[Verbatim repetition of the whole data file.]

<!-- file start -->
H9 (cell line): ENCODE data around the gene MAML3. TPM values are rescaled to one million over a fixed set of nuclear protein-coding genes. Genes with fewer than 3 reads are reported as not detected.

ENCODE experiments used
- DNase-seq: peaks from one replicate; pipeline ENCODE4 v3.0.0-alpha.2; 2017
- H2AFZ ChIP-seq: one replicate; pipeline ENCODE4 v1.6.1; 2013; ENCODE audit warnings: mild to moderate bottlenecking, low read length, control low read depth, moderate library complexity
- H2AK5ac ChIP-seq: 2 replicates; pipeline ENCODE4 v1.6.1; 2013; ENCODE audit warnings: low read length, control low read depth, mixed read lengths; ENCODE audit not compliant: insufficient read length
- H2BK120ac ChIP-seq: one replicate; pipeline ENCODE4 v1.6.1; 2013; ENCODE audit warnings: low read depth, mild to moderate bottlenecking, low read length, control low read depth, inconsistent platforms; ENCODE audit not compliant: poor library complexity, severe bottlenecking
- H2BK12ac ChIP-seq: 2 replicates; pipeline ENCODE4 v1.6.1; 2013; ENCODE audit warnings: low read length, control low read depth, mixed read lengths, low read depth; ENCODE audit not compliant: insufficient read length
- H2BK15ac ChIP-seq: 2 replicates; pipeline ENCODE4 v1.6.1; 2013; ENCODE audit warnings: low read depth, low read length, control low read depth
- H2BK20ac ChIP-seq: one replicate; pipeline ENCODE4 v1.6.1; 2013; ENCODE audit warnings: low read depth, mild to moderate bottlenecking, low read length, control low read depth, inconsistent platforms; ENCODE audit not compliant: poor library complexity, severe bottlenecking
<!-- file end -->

H9 (cell line): ENCODE data around the gene MAML3. TPM values are rescaled to one million over a fixed set of nuclear protein-coding genes. Genes with fewer than 3 reads are reported as not detected.

ENCODE experiments used
- DNase-seq: peaks from one replicate; pipeline ENCODE4 v3.0.0-alpha.2; 2017
- H2AFZ ChIP-seq: one replicate; pipeline ENCODE4 v1.6.1; 2013; ENCODE audit warnings: mild to moderate bottlenecking, low read length, control low read depth, moderate library complexity
- H2AK5ac ChIP-seq: 2 replicates; pipeline ENCODE4 v1.6.1; 2013; ENCODE audit warnings: low read length, control low read depth, mixed read lengths; ENCODE audit not compliant: insufficient read length
- H2BK120ac ChIP-seq: one replicate; pipeline ENCODE4 v1.6.1; 2013; ENCODE audit warnings: low read depth, mild to moderate bottlenecking, low read length, control low read depth, inconsistent platforms; ENCODE audit not compliant: poor library complexity, severe bottlenecking
- H2BK12ac ChIP-seq: 2 replicates; pipeline ENCODE4 v1.6.1; 2013; ENCODE audit warnings: low read length, control low read depth, mixed read lengths, low read depth; ENCODE audit not compliant: insufficient read length
- H2BK15ac ChIP-seq: 2 replicates; pipeline ENCODE4 v1.6.1; 2013; ENCODE audit warnings: low read depth, low read length, control low read depth
- H2BK20ac ChIP-seq: one replicate; pipeline ENCODE4 v1.6.1; 2013; ENCODE audit warnings: low read depth, mild to moderate bottlenecking, low read length, control low read depth, inconsistent platforms; ENCODE audit not compliant: poor library complexity, severe bottlenecking